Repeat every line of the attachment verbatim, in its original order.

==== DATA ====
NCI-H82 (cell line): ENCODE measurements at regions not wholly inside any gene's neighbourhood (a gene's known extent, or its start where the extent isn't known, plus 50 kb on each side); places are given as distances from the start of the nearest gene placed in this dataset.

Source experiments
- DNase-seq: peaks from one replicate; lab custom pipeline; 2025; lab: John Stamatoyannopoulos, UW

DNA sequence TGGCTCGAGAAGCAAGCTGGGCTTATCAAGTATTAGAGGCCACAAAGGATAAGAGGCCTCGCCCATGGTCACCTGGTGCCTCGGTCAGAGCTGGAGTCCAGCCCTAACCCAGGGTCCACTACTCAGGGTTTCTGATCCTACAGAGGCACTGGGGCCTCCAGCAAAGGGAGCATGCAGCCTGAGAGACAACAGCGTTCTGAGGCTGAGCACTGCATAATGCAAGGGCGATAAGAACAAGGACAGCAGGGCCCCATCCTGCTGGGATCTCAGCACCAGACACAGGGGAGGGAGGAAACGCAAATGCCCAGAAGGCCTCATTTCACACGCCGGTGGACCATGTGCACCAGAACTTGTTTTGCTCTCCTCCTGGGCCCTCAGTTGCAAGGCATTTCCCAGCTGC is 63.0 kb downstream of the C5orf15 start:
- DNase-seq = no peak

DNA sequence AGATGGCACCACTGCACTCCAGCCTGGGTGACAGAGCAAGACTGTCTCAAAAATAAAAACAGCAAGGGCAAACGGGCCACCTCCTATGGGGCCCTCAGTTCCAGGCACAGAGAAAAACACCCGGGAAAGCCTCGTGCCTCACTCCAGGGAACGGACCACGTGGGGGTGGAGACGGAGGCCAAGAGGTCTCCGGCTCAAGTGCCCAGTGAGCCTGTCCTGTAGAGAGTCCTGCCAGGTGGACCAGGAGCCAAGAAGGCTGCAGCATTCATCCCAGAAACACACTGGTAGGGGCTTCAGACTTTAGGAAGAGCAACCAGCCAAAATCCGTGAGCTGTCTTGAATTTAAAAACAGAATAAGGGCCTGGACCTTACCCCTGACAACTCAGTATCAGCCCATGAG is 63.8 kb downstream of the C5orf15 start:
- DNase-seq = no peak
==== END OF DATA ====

NCI-H82 (cell line): ENCODE measurements at regions not wholly inside any gene's neighbourhood (a gene's known extent, or its start where the extent isn't known, plus 50 kb on each side); places are given as distances from the start of the nearest gene placed in this dataset.

Source experiments
- DNase-seq: peaks from one replicate; lab custom pipeline; 2025; lab: John Stamatoyannopoulos, UW

DNA sequence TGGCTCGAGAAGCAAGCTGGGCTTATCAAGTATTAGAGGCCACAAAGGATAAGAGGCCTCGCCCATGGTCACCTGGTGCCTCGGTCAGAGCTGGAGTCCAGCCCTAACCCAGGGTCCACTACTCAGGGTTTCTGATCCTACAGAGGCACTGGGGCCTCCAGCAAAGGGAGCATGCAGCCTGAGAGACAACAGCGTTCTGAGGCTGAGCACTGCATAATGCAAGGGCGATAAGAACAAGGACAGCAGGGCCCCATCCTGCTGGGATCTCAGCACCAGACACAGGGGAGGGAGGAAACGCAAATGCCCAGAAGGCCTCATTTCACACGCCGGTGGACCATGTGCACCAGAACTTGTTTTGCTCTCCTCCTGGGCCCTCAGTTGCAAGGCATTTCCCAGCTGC is 63.0 kb downstream of the C5orf15 start:
- DNase-seq = no peak

DNA sequence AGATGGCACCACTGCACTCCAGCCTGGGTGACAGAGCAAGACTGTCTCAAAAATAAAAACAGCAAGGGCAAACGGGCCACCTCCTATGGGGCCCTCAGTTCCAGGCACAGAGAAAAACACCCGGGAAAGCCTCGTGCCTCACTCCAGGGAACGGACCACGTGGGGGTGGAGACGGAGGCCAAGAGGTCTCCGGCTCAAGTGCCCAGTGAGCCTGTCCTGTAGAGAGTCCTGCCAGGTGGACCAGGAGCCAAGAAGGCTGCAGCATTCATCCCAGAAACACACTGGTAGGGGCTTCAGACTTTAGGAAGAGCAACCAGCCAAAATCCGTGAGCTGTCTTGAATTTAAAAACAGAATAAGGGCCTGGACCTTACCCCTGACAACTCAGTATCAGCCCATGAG is 63.8 kb downstream of the C5orf15 start:
- DNase-seq = no peak